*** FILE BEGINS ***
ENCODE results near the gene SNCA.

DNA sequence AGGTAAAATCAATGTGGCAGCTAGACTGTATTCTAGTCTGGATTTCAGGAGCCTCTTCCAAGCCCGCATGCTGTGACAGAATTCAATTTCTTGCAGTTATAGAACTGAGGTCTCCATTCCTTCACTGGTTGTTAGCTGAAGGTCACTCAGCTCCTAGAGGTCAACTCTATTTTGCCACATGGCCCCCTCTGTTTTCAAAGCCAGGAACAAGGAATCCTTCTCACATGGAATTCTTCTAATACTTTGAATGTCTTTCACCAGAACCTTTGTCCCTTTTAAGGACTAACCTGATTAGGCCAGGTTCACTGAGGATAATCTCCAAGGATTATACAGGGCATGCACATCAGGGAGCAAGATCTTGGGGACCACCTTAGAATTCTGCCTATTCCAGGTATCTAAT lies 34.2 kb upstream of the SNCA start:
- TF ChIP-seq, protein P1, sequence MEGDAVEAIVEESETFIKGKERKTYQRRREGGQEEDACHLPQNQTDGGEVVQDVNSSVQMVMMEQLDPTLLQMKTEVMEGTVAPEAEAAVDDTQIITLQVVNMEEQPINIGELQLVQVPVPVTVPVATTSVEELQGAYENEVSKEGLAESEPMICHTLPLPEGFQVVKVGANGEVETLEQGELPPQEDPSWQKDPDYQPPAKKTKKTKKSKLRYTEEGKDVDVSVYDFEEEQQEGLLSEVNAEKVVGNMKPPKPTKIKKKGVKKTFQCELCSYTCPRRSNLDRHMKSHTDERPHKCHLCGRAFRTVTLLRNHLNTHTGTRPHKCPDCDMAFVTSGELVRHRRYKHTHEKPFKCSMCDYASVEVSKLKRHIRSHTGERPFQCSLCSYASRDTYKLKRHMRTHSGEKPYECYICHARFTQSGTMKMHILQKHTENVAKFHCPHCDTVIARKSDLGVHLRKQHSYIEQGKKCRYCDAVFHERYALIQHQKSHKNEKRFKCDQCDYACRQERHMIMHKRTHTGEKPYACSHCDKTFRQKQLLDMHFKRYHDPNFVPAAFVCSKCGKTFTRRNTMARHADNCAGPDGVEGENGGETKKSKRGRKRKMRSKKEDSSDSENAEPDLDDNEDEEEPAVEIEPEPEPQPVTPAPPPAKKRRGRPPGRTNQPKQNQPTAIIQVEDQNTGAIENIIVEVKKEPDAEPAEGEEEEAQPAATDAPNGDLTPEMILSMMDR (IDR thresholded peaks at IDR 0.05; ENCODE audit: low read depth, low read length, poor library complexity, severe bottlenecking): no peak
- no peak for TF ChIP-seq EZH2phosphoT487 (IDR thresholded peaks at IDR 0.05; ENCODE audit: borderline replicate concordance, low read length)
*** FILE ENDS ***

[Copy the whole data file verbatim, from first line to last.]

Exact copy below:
ENCODE results near the gene SNCA.

DNA sequence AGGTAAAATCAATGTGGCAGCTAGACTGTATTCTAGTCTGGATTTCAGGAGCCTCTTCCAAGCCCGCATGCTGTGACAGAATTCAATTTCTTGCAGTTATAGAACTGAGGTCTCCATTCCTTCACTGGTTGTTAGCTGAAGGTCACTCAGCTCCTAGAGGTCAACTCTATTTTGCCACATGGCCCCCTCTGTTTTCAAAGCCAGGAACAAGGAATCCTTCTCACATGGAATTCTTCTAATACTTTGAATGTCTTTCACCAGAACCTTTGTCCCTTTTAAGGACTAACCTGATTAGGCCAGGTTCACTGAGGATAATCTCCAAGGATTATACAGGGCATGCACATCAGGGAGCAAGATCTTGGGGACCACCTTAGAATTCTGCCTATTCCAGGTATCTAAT lies 34.2 kb upstream of the SNCA start:
- TF ChIP-seq, protein P1, sequence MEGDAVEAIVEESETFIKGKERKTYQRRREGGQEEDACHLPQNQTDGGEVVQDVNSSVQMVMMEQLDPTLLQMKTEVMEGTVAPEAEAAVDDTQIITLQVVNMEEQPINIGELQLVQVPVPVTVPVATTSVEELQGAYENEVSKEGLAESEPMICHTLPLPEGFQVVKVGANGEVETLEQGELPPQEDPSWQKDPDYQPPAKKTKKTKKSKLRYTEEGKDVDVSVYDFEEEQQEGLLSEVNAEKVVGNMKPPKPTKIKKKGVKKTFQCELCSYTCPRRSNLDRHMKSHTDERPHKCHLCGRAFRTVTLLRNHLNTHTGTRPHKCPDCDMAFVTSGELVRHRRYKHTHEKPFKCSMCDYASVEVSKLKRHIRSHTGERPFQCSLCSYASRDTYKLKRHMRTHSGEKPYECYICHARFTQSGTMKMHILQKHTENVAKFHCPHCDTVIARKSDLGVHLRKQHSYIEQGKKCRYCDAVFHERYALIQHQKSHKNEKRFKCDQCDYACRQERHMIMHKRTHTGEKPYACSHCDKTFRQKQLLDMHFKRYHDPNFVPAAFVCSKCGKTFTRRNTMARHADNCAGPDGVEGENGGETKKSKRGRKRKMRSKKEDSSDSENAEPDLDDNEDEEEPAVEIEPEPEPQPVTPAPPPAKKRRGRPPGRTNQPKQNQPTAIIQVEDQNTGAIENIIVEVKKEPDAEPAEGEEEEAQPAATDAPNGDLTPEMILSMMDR (IDR thresholded peaks at IDR 0.05; ENCODE audit: low read depth, low read length, poor library complexity, severe bottlenecking): no peak
- no peak for TF ChIP-seq EZH2phosphoT487 (IDR thresholded peaks at IDR 0.05; ENCODE audit: borderline replicate concordance, low read length)